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Domenech proposes, and keeps his job

Raymond Domenech looks to the heavens — even he didn’t expect to still be France coach following the team’s poor showing at Euro 2008.

PARIS — Raymond Domenech might just be the luckiest man in football. Seventeen days after his France side were dumped out of Euro 2008 following three wretched performances, the Féderation Français de Football (FFF) today announced it would be holding onto the coach’s services for another two years, much to the disbelief of French fans and media. Despite France’s disastrous results in Austria and Switzerland, a meeting with the 56 year-old coach led to 18 of the FFF’s 21-member federal council voting in favour of Domenech’s tenure, with one abstention and two absentees. France’s uninspired displays at Euro 2008 earned them just one point in the game with Romania, which was followed by successive defeats against Holland and Italy. Les Bleus appeared consistently lethargic and uninspired, with many players seemingly lacking motivation, including Thierry Henry, who scored his side’s only goal of the tournament in the loss to Holland.

Not even Thierry Henry could prevent France’s exit — the Barcelona forward appeared tired and out of form at Euro 2008.

Moments after France’s 2-0 defeat to Italy, Domenech appeared on live French soccer show 100% Foot, where he was invited to explain his side’s apathetic exit from the tournament. The unapologetic Domenech avoided the question, instead taking the opportunity to propose to M6 channel hostess, Estelle Denis, who also happens to be his girlfriend and mother of his two children. “The only thing I can think of in this moment is for me to marry Estelle,” he said during the interview en direct. “It is in moments such as this that one needs close relations. And now I need them.” When he did finally address the issue of Euro 2008, he blamed France’s abject failure on bad luck, harsh refereeing and unfavourable weather.

Estelle Denis presents 100% Foot on France’s M6 channel.

A defender with Lyon, Strasbourg, Paris Saint-Germain and Bordeaux who won eight caps for France, since taking over the national team in 2004 Domenech’s relationship with the French public, and press, has been strained. A keen amateur dramatist and astrologer, his team selection and tactics have often raised eyebrows. He is said to be distrustful of those born under the sign of Scorpio, resulting in his decision to leave Robert Pires out of the World Cup squad in 2006. Ludovic Giuly was also omitted after rumours led Domenech to suspect the Barcelona midfielder of having an affair with Denis. In his autobiography, Giuly claims he and Estelle only ever exchanged one text message, and that “Estelle Denis doesn’t attract me — we never had a relationship, or wanted to have one.” Domenech was somewhat reprieved after France finished runners-up in Germany, but in August 2007, he refused to accept Claude Makalele’s retirement from international football, forcing the Chelsea midfielder to participate in qualifying games for Euro 2008 and the tournament itself. The exclusion without explanation of other talented players — particularly Philippe Mexes and Matthieu Flamini — from this year’s squad left fans frustrated and mystified.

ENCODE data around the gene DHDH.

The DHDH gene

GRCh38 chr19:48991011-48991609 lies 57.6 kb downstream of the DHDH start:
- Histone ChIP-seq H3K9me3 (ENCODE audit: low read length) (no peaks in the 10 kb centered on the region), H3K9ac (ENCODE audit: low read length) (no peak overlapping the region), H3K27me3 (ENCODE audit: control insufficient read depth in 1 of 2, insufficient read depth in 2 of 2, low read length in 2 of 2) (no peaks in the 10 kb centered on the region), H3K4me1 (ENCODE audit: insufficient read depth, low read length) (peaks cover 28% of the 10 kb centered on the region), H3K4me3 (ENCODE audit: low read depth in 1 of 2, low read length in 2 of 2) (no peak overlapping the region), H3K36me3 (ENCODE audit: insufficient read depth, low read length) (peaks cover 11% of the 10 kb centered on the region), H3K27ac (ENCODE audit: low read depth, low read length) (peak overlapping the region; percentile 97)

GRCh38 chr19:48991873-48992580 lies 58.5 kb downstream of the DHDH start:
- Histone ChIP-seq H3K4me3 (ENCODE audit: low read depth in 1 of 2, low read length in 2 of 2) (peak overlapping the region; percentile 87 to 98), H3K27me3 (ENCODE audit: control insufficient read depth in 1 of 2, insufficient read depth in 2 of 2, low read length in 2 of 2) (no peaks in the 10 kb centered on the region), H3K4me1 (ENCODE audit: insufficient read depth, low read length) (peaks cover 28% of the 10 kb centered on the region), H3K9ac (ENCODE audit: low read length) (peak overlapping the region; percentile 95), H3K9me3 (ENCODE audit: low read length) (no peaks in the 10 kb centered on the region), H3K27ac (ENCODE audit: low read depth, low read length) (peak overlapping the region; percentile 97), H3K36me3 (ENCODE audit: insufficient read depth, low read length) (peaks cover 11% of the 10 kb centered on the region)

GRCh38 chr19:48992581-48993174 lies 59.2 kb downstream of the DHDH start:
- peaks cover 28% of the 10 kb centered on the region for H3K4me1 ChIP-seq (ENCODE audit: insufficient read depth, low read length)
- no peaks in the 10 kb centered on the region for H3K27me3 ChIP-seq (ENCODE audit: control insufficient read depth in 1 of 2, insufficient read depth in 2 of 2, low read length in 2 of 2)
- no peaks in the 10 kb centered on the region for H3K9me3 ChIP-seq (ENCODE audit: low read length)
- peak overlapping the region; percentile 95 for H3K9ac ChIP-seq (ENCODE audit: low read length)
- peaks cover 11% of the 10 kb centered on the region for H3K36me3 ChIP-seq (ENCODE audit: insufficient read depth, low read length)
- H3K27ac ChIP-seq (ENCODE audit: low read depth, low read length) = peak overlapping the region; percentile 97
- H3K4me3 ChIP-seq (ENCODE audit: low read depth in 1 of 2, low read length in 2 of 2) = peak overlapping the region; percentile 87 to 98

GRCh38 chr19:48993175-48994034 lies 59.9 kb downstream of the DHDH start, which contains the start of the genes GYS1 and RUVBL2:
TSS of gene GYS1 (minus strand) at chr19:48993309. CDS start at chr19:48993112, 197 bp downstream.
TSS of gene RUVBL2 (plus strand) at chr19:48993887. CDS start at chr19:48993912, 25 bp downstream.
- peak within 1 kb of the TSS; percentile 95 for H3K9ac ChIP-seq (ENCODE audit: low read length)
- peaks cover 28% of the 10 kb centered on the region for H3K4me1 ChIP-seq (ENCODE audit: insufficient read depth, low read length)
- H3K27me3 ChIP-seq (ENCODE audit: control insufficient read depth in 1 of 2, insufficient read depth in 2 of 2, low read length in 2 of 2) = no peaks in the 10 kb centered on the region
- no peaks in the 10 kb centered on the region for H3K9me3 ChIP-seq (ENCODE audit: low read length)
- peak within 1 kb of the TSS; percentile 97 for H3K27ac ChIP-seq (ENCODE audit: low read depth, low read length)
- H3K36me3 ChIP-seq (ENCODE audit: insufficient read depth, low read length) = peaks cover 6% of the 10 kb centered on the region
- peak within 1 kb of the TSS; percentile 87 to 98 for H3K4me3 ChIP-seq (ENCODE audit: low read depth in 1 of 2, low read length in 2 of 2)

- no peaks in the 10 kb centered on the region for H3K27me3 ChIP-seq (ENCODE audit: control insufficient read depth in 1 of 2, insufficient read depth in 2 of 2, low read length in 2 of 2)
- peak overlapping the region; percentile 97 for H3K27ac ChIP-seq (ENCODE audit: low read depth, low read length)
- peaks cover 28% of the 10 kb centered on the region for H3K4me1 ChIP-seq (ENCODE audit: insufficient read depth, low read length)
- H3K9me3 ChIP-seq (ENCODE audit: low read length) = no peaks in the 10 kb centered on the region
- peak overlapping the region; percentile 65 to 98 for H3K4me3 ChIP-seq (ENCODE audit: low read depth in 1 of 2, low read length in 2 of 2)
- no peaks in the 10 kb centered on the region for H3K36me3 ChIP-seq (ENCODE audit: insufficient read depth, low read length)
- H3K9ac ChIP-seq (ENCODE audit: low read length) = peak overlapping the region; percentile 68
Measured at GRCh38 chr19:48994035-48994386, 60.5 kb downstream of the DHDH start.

Domenech in the colours of PSG, 1981-82.

Given his troubled history, not to mention France’s shameful recent form, Domenech was expected to be replaced following this latest débacle. Despite obtaining the support of current captain Patrick Viera, several members of France’s 1998 World Cup-winning side — including Bixente Lizarazu, Christophe Dugarry and even Zinedine Zidane — had spoken out against Domenech’s methods, calling for former captain Didier Deschamps to be offered the job. Even FFF president Jean-Pierre Escalettes — one of Domenech’s supporters — had harsh words for his coach. Speaking immediately after the council’s decision, he revealed how Domenech had admitted making “a whole series of mistakes” during his time in charge, citing “public relations that were at times disastrous because they were too personalised” and “excessive aggression and a lack of transparency” as combining to “rub salt in wounds”. A sense of relief grew amongst French journalists as Escalettes seemed to seal Domenech’s fate: “Euro 2008 was a resounding failure, not very glorious from a sporting view point and, perhaps more seriously, in terms of how it tarnished the image of the French national team. The first person responsible is the manager. He isolated himself, and today he explained to us how. The players share responsibility too, as do the president off the FFF and the members of the federal council who didn’t want to detect the failure because of the success of 2006.”

Domenech applauds Zidane after the French captain’s
infamous red card in the 2006 World Cup final.

Then came the unexpected news. “If we were going to look for someone else, there would be a period of uncertainty,” pondered Escalettes, before adding, bizarrely, “The bravest solution is not to go with what the public or the media want.” Escalettes did not remind anyone of the fact that he had also granted Domenech a two-year extension to his contract on the eve of Euro 2008. He did attempt to fan flames by announcing that Domenech’s position will be reassessed after the first three qualifying games for the 2010 World Cup. Escalettes has been henceforth warned to “communicate only about the team, not his own mood and feelings.”

As for Estelle Denis, the 31 year-old has yet to make public her decision regarding a future with Domenech.

Raymond and Estelle at a match at Parc des Princes, Paris, last year.